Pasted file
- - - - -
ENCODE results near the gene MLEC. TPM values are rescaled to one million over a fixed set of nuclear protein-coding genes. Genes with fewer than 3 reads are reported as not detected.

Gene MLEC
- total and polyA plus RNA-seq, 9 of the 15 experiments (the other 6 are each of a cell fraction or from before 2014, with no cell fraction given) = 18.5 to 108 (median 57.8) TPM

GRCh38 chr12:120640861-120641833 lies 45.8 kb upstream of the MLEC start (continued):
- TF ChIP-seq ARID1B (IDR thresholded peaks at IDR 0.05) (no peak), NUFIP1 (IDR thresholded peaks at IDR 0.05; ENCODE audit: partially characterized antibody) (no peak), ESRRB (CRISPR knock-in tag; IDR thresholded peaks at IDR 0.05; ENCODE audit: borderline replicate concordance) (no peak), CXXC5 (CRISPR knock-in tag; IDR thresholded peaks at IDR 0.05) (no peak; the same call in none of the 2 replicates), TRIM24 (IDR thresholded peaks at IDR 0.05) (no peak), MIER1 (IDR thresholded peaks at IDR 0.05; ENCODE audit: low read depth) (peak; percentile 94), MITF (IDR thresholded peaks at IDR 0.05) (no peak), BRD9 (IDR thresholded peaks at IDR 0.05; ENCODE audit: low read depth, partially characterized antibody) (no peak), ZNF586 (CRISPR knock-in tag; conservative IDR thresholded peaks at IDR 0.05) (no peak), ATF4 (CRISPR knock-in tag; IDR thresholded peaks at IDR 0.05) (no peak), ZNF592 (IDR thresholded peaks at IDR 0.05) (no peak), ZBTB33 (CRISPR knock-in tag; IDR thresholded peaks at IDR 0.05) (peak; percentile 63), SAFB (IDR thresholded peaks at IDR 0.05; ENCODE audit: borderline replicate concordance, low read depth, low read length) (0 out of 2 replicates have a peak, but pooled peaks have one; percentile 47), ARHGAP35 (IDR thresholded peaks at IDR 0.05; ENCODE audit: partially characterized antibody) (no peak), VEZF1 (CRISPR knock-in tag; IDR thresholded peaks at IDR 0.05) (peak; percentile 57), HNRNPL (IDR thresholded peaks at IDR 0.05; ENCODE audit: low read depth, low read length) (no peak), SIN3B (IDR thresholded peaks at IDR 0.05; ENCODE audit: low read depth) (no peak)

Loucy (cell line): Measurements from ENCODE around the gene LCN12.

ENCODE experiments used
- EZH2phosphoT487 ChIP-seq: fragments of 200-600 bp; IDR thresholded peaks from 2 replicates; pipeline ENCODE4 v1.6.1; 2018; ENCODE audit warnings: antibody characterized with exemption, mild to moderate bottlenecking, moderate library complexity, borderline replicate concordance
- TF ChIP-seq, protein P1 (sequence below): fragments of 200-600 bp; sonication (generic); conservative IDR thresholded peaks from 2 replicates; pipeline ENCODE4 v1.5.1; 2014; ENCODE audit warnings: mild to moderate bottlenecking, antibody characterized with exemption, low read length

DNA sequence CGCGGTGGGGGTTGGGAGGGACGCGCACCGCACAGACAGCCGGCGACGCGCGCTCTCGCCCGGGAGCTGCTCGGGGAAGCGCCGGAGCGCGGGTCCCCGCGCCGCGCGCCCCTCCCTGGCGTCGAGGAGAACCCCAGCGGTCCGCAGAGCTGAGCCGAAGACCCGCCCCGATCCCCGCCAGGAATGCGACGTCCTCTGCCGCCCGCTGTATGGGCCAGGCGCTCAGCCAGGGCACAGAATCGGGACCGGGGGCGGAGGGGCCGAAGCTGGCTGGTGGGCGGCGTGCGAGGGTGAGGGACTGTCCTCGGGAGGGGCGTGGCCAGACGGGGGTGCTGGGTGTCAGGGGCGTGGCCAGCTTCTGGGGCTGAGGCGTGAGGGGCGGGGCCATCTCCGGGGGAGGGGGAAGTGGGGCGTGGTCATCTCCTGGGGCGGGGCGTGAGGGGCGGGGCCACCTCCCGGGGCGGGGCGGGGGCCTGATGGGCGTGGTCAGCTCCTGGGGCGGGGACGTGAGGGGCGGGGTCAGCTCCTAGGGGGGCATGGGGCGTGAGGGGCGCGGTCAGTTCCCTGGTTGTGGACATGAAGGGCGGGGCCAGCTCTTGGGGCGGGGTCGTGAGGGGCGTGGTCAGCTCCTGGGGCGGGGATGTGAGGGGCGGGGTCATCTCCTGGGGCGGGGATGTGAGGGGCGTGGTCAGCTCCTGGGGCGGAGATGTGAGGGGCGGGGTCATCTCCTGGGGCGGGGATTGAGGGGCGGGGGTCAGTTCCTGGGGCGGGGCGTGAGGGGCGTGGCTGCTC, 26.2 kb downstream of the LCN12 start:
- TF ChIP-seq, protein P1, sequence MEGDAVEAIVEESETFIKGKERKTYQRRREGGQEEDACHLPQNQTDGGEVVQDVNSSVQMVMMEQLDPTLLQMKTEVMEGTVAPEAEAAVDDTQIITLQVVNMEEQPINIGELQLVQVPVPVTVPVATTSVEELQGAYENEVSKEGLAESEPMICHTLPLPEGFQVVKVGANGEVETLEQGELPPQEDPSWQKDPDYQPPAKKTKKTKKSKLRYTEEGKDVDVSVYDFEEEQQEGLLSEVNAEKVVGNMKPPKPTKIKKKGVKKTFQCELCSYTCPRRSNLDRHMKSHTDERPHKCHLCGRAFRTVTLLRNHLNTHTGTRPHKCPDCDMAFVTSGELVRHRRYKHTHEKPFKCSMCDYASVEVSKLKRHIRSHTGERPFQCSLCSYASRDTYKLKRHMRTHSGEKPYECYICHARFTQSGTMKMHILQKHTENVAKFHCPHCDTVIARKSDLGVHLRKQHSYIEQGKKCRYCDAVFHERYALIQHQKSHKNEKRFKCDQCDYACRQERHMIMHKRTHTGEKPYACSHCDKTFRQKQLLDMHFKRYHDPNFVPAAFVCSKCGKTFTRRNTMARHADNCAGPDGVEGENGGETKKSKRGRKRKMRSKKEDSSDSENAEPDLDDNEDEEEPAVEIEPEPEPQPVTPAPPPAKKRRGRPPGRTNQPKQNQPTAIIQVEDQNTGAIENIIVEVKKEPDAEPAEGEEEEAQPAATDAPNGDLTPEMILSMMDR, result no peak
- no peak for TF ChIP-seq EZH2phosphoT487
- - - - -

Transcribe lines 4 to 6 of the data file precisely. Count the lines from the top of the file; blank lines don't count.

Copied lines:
GRCh38 chr12:120640861-120641833 lies 45.8 kb upstream of the MLEC start (continued):
- TF ChIP-seq ARID1B (IDR thresholded peaks at IDR 0.05) (no peak), NUFIP1 (IDR thresholded peaks at IDR 0.05; ENCODE audit: partially characterized antibody) (no peak), ESRRB (CRISPR knock-in tag; IDR thresholded peaks at IDR 0.05; ENCODE audit: borderline replicate concordance) (no peak), CXXC5 (CRISPR knock-in tag; IDR thresholded peaks at IDR 0.05) (no peak; the same call in none of the 2 replicates), TRIM24 (IDR thresholded peaks at IDR 0.05) (no peak), MIER1 (IDR thresholded peaks at IDR 0.05; ENCODE audit: low read depth) (peak; percentile 94), MITF (IDR thresholded peaks at IDR 0.05) (no peak), BRD9 (IDR thresholded peaks at IDR 0.05; ENCODE audit: low read depth, partially characterized antibody) (no peak), ZNF586 (CRISPR knock-in tag; conservative IDR thresholded peaks at IDR 0.05) (no peak), ATF4 (CRISPR knock-in tag; IDR thresholded peaks at IDR 0.05) (no peak), ZNF592 (IDR thresholded peaks at IDR 0.05) (no peak), ZBTB33 (CRISPR knock-in tag; IDR thresholded peaks at IDR 0.05) (peak; percentile 63), SAFB (IDR thresholded peaks at IDR 0.05; ENCODE audit: borderline replicate concordance, low read depth, low read length) (0 out of 2 replicates have a peak, but pooled peaks have one; percentile 47), ARHGAP35 (IDR thresholded peaks at IDR 0.05; ENCODE audit: partially characterized antibody) (no peak), VEZF1 (CRISPR knock-in tag; IDR thresholded peaks at IDR 0.05) (peak; percentile 57), HNRNPL (IDR thresholded peaks at IDR 0.05; ENCODE audit: low read depth, low read length) (no peak), SIN3B (IDR thresholded peaks at IDR 0.05; ENCODE audit: low read depth) (no peak)

Loucy (cell line): Measurements from ENCODE around the gene LCN12.